It has been evident for some time both that a random search through all conformations could not possibly explain protein folding (Levinthal, 1968) and also that the structures themselves show evidence of systematic local folding patterns. The consistent presence of domains in the larger proteins strongly suggests that they are folding units (Gratzer and Beaven, 1969; Wetlauter, 1973), and for some proteins it is known experimentally that an isolated domain can fold spontaneously (e.g., Ghelis et al., 1978). A domain usually is made up from a single continuous portion of the backbone; however, the idea of separately folding domains, which then associate to form the intact protein, gains additional support from the frequency with which there occurs a short "tail" or "arm" at one end of a domain sequence which folds over to wrap against the outside of a neighboring domain. Figure 66 shows the structure of papain, which is a classic example of domain-clasping arms. Presumably, the placement of such arms is one of the last events in protein folding, which helps bind together the preformed domains.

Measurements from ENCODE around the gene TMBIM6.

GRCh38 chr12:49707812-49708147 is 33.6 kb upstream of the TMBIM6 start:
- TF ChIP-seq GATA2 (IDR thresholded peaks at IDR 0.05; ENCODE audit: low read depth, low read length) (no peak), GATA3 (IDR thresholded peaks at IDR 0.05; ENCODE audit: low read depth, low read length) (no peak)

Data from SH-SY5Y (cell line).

It has frequently been pointed out (Wetlaufer, 1973; Ptitsyn and Rashin, 1975; Richardson, 1975; Levitt and Chothia, 1976) that the very high occurrence of associations between secondary-structure elements that are adjacent in the sequence is almost certainly a result of the fact that such nearest-neighbor elements are far more likely to come together during folding. This sort of regularity implies that at least some features of the final protein structure are under fairly strong control by the kinetic requirements of the folding process.